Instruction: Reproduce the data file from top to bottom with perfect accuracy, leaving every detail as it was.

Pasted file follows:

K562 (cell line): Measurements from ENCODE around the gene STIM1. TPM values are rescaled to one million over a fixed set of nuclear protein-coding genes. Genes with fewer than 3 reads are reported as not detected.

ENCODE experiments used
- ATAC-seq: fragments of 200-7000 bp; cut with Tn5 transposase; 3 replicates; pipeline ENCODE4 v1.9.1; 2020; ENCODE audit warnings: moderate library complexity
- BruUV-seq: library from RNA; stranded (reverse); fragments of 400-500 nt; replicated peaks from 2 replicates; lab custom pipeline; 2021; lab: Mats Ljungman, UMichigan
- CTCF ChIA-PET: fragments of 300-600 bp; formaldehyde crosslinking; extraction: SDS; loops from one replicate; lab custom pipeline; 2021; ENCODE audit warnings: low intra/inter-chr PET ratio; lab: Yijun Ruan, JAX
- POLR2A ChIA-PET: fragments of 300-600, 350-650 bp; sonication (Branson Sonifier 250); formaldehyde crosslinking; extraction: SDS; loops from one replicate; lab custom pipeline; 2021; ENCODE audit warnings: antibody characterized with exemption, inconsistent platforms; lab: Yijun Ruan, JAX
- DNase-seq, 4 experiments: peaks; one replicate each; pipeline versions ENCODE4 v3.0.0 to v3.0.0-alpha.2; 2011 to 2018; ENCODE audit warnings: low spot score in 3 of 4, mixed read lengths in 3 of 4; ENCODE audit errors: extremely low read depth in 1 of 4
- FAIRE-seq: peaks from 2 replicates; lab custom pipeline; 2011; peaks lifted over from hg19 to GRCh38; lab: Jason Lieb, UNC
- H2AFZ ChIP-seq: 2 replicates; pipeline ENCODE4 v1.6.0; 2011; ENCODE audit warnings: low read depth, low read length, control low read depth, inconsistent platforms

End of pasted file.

K562 (cell line): Measurements from ENCODE around the gene STIM1. TPM values are rescaled to one million over a fixed set of nuclear protein-coding genes. Genes with fewer than 3 reads are reported as not detected.

ENCODE experiments used
- ATAC-seq: fragments of 200-7000 bp; cut with Tn5 transposase; 3 replicates; pipeline ENCODE4 v1.9.1; 2020; ENCODE audit warnings: moderate library complexity
- BruUV-seq: library from RNA; stranded (reverse); fragments of 400-500 nt; replicated peaks from 2 replicates; lab custom pipeline; 2021; lab: Mats Ljungman, UMichigan
- CTCF ChIA-PET: fragments of 300-600 bp; formaldehyde crosslinking; extraction: SDS; loops from one replicate; lab custom pipeline; 2021; ENCODE audit warnings: low intra/inter-chr PET ratio; lab: Yijun Ruan, JAX
- POLR2A ChIA-PET: fragments of 300-600, 350-650 bp; sonication (Branson Sonifier 250); formaldehyde crosslinking; extraction: SDS; loops from one replicate; lab custom pipeline; 2021; ENCODE audit warnings: antibody characterized with exemption, inconsistent platforms; lab: Yijun Ruan, JAX
- DNase-seq, 4 experiments: peaks; one replicate each; pipeline versions ENCODE4 v3.0.0 to v3.0.0-alpha.2; 2011 to 2018; ENCODE audit warnings: low spot score in 3 of 4, mixed read lengths in 3 of 4; ENCODE audit errors: extremely low read depth in 1 of 4
- FAIRE-seq: peaks from 2 replicates; lab custom pipeline; 2011; peaks lifted over from hg19 to GRCh38; lab: Jason Lieb, UNC
- H2AFZ ChIP-seq: 2 replicates; pipeline ENCODE4 v1.6.0; 2011; ENCODE audit warnings: low read depth, low read length, control low read depth, inconsistent platforms